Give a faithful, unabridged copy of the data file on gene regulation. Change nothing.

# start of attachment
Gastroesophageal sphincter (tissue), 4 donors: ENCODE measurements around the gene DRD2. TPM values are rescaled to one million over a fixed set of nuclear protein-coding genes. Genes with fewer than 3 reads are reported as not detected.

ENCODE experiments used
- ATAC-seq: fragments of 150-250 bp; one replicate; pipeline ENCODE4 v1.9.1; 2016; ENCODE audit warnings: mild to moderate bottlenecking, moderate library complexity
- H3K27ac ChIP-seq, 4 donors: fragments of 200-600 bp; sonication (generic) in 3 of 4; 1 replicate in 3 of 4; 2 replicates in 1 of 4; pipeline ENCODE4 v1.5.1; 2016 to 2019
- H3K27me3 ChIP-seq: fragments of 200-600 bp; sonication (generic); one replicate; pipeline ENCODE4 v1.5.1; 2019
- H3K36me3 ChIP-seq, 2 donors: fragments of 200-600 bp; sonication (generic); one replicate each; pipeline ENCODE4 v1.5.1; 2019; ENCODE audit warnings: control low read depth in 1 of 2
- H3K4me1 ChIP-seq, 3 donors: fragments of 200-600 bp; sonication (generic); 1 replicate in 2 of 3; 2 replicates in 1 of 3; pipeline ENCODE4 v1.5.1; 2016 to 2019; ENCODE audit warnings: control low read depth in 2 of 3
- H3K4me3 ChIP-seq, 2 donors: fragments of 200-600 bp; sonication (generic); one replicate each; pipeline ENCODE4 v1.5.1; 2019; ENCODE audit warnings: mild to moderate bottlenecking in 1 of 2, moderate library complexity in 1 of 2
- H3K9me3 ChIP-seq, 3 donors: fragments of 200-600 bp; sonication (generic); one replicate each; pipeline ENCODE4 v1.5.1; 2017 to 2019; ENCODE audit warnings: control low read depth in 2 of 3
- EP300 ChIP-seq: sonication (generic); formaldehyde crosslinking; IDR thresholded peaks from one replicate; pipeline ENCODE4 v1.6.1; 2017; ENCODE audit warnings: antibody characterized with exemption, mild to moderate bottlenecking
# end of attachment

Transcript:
Gastroesophageal sphincter (tissue), 4 donors: ENCODE measurements around the gene DRD2. TPM values are rescaled to one million over a fixed set of nuclear protein-coding genes. Genes with fewer than 3 reads are reported as not detected.

ENCODE experiments used
- ATAC-seq: fragments of 150-250 bp; one replicate; pipeline ENCODE4 v1.9.1; 2016; ENCODE audit warnings: mild to moderate bottlenecking, moderate library complexity
- H3K27ac ChIP-seq, 4 donors: fragments of 200-600 bp; sonication (generic) in 3 of 4; 1 replicate in 3 of 4; 2 replicates in 1 of 4; pipeline ENCODE4 v1.5.1; 2016 to 2019
- H3K27me3 ChIP-seq: fragments of 200-600 bp; sonication (generic); one replicate; pipeline ENCODE4 v1.5.1; 2019
- H3K36me3 ChIP-seq, 2 donors: fragments of 200-600 bp; sonication (generic); one replicate each; pipeline ENCODE4 v1.5.1; 2019; ENCODE audit warnings: control low read depth in 1 of 2
- H3K4me1 ChIP-seq, 3 donors: fragments of 200-600 bp; sonication (generic); 1 replicate in 2 of 3; 2 replicates in 1 of 3; pipeline ENCODE4 v1.5.1; 2016 to 2019; ENCODE audit warnings: control low read depth in 2 of 3
- H3K4me3 ChIP-seq, 2 donors: fragments of 200-600 bp; sonication (generic); one replicate each; pipeline ENCODE4 v1.5.1; 2019; ENCODE audit warnings: mild to moderate bottlenecking in 1 of 2, moderate library complexity in 1 of 2
- H3K9me3 ChIP-seq, 3 donors: fragments of 200-600 bp; sonication (generic); one replicate each; pipeline ENCODE4 v1.5.1; 2017 to 2019; ENCODE audit warnings: control low read depth in 2 of 3
- EP300 ChIP-seq: sonication (generic); formaldehyde crosslinking; IDR thresholded peaks from one replicate; pipeline ENCODE4 v1.6.1; 2017; ENCODE audit warnings: antibody characterized with exemption, mild to moderate bottlenecking